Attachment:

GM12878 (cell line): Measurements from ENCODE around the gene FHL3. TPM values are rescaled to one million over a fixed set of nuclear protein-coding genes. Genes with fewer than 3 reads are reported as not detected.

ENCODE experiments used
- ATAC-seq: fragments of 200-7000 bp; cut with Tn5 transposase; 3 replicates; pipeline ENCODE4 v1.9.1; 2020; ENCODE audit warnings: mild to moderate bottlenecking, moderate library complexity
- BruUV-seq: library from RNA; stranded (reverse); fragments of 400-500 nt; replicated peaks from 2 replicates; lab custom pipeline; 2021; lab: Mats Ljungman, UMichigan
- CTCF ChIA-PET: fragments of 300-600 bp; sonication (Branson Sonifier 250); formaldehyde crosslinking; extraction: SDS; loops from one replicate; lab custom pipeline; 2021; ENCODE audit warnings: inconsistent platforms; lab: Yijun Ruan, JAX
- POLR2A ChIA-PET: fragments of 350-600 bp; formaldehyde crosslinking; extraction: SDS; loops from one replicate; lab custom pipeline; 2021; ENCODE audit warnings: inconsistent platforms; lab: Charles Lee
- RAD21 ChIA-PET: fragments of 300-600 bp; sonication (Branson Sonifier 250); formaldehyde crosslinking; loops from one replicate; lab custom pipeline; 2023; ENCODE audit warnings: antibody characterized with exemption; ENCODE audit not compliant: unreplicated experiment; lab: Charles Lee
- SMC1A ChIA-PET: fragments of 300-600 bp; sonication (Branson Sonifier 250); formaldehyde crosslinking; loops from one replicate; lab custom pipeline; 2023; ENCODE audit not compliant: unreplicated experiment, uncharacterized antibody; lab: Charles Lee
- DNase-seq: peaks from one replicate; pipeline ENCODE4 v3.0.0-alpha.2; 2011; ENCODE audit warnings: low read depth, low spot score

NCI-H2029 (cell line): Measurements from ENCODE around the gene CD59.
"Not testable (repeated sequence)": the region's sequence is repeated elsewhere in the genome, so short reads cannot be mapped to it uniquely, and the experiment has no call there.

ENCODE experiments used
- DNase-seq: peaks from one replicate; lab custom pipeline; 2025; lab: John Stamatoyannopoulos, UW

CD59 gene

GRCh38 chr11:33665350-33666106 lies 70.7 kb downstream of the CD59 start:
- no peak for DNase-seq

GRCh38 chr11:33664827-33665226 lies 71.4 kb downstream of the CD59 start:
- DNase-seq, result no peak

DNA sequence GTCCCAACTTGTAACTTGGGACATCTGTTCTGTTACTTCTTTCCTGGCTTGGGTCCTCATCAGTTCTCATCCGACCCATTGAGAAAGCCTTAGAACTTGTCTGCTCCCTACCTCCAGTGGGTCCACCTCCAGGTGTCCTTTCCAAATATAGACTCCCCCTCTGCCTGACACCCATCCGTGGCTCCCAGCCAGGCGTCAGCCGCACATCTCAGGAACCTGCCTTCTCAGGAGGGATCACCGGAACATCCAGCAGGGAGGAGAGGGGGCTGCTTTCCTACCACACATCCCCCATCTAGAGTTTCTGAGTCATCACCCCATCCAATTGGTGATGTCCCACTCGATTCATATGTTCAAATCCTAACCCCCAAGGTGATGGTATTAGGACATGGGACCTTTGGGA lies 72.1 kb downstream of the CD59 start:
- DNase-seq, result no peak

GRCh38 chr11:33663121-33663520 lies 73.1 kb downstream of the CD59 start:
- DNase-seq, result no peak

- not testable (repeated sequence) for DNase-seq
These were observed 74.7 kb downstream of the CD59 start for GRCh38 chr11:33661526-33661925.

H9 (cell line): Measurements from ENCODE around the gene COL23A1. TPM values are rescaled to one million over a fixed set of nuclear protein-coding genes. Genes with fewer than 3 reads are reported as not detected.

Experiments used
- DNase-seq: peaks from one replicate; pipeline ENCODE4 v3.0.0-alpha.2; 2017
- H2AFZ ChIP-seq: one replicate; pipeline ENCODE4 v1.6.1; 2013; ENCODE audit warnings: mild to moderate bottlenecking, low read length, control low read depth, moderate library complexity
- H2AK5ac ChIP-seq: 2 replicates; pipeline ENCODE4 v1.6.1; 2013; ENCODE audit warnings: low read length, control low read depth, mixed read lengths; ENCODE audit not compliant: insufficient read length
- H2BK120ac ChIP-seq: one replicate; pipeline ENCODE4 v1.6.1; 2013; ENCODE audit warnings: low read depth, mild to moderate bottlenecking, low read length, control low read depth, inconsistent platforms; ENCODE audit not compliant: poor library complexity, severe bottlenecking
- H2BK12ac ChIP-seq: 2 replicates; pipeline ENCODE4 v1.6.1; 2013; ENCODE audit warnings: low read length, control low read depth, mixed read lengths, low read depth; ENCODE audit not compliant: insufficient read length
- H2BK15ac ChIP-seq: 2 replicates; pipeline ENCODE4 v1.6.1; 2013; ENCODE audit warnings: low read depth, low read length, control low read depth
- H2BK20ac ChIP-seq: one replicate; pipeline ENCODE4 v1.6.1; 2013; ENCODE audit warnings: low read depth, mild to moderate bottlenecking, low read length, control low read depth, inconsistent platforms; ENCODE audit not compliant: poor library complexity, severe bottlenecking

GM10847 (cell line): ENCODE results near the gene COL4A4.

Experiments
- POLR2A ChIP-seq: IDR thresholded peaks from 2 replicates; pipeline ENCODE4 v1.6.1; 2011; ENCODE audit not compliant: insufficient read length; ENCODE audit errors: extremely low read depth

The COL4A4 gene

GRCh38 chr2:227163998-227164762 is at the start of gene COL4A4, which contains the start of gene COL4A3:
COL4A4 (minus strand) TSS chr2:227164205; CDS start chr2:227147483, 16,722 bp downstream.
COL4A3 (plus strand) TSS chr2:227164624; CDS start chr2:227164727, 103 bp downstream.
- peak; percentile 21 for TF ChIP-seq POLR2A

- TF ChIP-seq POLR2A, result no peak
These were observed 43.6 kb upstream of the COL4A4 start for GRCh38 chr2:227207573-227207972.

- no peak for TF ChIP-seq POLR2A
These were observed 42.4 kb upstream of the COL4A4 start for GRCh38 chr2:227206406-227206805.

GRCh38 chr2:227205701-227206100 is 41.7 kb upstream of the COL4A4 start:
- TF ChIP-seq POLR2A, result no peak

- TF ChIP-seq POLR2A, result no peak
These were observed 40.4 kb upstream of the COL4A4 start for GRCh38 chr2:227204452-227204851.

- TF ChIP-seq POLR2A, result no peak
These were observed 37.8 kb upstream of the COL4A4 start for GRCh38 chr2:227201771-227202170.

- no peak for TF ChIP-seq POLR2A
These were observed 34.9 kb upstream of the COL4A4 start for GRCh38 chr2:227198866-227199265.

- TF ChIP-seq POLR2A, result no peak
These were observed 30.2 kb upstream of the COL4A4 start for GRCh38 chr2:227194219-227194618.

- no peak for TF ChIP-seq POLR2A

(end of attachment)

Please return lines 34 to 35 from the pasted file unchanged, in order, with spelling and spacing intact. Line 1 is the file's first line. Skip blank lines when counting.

GM10847 (cell line): ENCODE results near the gene COL4A4.

Experiments